I don't think I've ever liked food as much as I do now since becoming a vegan almost two years ago. Coinciding with my appreciation of all things palatable is the admiration of the creativity of vegan cuisine to dissuade the popular myth held by many omnivores, that vegans must eat only things like lettuce.
One of my pet peeves is actually going into a pizza shop, ordering the vegetarian pizza with no cheese, and discover a pizza base with vegetables loaded on top. To all pizza makers out there, let me make an announcement, for I daresay on behalf of all vegetarians/vegans: this does not taste very nice. It is perhaps very nutritious, but intensely bland. So when I do stumble upon an eatery that defies convention and re-creates traditional meat centered cuisine, and not only adapts it to a vegetarian/vegan world but totally recreates the dish, I become overjoyed and find an urge to share it with everyone.
Despite its humble exteriors, for vegetarians and omnivores alike, this is a place well worth paying a visit. Based in New York, this little pizza shop has cultivated its own version of vegetarian pizzas by forming its own rules, producing its own style of pizza. The result? The best pizza, meat or no meat, I have ever experienced. Being a New York pizza place, Viva's pizzas are enormous. In fact, the pizzas we had that night lasted us for another three meals. You can either purchase a slice or go all out and order a pizza which they make on the spot.
Now forget about all the traditional pizza varieties you may have grown up eating such as Hawaiian, BBQ etc. At Viva, the pizzas are either The Zen or something along those lines with ingredients equally as exotic, such as hempseed and green tea fused tofu. One of the aspects I was particularly impressed with was the topping sauce. Now, conventionally, the topping for pizza is cheese. But obviously, this is a no-no for vegans. Now most pizza shops would probably go for soy cheese, but soy cheese doesn't melt like real cheese. Instead of having to deal with the dilemma of cheese, Viva has decided to instead make their own topping. The result was a pizza topped with a tomato-based miso sauce that was unique and delicious. It had the creaminess of cheese but it made no secret that it wasn't trying to be cheese. it was it's own unique topping that defied what 'should be' on pizza.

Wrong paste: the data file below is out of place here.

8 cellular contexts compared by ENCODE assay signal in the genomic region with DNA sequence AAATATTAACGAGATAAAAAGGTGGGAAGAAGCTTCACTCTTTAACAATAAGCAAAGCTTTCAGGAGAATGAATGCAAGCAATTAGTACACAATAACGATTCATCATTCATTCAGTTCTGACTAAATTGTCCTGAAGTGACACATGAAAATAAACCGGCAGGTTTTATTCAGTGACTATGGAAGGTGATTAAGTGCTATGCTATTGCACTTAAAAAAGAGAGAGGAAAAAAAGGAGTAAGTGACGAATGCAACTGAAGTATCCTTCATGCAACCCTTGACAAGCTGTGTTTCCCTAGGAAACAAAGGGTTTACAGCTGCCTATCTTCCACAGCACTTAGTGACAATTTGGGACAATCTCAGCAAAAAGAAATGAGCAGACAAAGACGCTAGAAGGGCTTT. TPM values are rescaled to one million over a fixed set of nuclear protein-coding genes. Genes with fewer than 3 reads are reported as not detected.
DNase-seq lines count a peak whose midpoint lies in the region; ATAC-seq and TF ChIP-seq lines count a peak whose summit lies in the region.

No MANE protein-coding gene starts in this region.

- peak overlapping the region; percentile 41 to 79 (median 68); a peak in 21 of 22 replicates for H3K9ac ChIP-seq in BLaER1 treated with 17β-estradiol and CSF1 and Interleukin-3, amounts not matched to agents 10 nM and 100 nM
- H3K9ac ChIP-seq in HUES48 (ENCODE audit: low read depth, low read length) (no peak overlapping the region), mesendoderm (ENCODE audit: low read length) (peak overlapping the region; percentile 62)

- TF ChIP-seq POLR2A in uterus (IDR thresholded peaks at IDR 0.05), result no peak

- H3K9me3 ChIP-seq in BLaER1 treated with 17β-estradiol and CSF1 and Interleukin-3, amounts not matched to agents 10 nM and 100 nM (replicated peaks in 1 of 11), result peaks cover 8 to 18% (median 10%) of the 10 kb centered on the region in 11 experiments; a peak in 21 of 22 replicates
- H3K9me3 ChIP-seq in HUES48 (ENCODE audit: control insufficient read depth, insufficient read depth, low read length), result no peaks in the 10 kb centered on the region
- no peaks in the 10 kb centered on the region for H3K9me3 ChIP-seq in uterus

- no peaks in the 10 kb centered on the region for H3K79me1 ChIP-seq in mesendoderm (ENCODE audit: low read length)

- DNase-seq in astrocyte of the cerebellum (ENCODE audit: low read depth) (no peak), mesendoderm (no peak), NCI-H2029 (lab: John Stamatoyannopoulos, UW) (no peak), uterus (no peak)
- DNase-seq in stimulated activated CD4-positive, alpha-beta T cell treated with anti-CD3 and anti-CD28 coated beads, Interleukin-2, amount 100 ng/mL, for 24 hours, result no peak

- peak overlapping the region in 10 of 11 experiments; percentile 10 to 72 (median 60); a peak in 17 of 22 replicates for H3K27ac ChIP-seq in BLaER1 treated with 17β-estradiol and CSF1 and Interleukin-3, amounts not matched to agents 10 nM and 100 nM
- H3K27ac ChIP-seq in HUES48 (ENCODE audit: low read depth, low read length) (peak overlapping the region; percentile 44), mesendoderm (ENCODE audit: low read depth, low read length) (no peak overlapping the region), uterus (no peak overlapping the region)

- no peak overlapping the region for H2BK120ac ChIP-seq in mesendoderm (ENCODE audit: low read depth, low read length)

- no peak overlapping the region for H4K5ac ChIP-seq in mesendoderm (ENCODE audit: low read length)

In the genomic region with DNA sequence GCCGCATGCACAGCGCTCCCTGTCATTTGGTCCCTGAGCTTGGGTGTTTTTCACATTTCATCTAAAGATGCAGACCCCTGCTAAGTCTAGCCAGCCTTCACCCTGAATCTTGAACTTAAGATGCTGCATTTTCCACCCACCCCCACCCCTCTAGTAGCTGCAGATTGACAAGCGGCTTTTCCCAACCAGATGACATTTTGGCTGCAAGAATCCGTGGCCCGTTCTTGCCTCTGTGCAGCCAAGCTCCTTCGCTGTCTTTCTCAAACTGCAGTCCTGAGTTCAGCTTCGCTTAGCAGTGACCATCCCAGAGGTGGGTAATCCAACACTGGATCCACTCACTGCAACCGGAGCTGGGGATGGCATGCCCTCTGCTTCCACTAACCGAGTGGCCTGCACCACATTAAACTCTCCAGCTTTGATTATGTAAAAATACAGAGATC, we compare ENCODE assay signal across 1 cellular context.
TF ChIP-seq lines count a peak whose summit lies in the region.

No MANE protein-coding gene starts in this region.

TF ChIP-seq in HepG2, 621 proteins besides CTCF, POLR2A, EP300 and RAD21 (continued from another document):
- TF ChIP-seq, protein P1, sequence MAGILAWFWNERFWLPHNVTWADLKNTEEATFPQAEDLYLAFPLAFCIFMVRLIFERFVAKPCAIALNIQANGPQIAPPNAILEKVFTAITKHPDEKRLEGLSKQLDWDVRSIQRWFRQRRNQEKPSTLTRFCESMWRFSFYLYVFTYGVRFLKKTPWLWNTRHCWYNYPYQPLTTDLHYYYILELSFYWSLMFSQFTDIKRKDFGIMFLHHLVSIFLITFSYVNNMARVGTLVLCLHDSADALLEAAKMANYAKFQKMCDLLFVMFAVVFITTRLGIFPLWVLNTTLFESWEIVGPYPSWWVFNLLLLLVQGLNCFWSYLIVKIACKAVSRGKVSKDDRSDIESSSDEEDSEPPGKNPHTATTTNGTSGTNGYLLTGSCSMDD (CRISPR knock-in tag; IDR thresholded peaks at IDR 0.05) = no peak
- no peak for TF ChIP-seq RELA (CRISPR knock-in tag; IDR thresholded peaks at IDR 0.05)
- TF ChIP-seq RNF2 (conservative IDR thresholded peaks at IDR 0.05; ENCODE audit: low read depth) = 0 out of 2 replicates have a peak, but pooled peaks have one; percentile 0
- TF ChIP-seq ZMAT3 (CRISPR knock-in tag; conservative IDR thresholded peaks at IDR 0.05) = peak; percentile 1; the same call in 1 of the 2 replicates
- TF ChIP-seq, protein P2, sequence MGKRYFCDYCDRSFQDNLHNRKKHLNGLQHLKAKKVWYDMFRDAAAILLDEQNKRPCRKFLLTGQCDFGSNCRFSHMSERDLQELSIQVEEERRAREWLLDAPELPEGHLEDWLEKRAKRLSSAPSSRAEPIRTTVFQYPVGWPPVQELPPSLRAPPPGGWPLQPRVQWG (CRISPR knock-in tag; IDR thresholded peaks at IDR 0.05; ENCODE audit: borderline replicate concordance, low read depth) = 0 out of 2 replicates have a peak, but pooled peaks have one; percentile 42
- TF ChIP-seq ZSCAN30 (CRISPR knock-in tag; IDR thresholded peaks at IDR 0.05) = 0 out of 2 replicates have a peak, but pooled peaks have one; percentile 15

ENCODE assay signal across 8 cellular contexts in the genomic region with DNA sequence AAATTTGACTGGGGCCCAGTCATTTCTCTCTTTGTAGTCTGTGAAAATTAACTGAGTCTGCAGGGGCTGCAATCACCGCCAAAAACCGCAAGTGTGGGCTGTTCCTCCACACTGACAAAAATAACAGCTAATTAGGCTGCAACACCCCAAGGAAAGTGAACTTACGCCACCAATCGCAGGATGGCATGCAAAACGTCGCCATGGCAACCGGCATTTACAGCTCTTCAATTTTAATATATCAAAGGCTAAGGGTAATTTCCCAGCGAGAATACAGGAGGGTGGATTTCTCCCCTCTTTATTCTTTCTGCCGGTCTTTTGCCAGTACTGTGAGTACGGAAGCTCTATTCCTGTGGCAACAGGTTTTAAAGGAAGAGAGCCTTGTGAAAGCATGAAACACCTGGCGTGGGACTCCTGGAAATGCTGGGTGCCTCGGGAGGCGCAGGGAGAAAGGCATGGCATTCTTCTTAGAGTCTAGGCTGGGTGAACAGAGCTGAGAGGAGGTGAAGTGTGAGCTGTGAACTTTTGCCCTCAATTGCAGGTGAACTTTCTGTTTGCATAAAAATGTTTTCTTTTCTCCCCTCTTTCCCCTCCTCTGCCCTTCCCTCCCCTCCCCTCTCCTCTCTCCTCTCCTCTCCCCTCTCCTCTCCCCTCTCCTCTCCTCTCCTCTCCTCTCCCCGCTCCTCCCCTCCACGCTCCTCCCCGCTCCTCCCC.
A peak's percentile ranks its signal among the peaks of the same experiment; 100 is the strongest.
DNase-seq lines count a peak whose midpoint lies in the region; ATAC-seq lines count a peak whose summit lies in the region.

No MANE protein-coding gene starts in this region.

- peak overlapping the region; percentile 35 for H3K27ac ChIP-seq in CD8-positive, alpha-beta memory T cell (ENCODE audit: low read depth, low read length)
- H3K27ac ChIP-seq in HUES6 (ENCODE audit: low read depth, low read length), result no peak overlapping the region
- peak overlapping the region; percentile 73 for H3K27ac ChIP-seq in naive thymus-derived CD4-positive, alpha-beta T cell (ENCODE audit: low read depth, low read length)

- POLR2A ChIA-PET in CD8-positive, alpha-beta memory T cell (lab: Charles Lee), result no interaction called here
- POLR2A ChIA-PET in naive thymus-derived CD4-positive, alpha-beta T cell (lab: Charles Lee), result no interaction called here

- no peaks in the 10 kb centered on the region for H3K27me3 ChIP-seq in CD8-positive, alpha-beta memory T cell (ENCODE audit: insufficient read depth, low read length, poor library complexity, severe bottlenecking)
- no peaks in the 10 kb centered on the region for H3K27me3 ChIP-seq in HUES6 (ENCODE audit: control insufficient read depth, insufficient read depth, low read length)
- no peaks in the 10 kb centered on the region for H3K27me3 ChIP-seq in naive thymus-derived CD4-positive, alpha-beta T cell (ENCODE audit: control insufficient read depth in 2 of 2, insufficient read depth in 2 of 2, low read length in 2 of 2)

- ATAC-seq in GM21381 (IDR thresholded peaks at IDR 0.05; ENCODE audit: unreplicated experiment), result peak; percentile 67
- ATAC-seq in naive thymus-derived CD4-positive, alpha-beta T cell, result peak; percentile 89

Due to its name, I had to put it in. This is 'The Zen' pizza. Although I preferred my Cajun over The Zen, the sheer healthiness of this pizza is worthy of a mention. It boasts not just one, but two types of mushrooms: shittake and maitake, the latter of which I've never heard of, green tea tofu and green tea pesto all on a spelt-crust pizza base. Taste-wise it was more subtle than my Cajun, with the green tea complimenting the mushroom's earthly taste very well. My friend found it a bit bland but I quite enjoyed it's nuanced flavour and the creamy texture of the tofu.
Apart from pizza, Viva also do pastas, salads, sandwiches, soups and calzones. I ordered a vegan lasagna and although it was quite tasty, it did not bring the same amount of enjoyment as the pizzas. For one the sauce was a bit too thick and rich, which overpowered the rest of the dish. Secondly, the creativity and passion evident in the pizzas were not evident in the pastas. I suppose I was expecting something left-field, like perhaps a miso-based pasta? Or a green tea pesto pasta bake? The same could be said about the presentation of the shop. Perhaps I'm being naive and simple-minded, but I would've thought given that there was such creativity in the food, then surely that same spur of creativity would be used in the store's presentation. It's not derelict by any means, just quite plain and ordinary.
As far as prices, it is $2 USD a slice to approximately $20 for a New York style large pizza. For those not accustomed to a New York large, an Australian Pizza Hut's large is probably equivalent to a small New York pizza. And after our meal, we didn't feel too 'heavy.' You know that feeling when you've gorged out on a dinner high in cholesterol and fat? We were full, content and more than satisfied, but we could run to catch the next subway if we had to. Which is what we had to do to get to East Village of Manhattan. As a trio of backpackers, we found the prices were very agreeable and it is a place sorely missed back here in Melbourne. From shittake mushrooms to baked tofu, Viva Herbals Pizzeria aligns health, ethics and taste into an experience hard to surpass.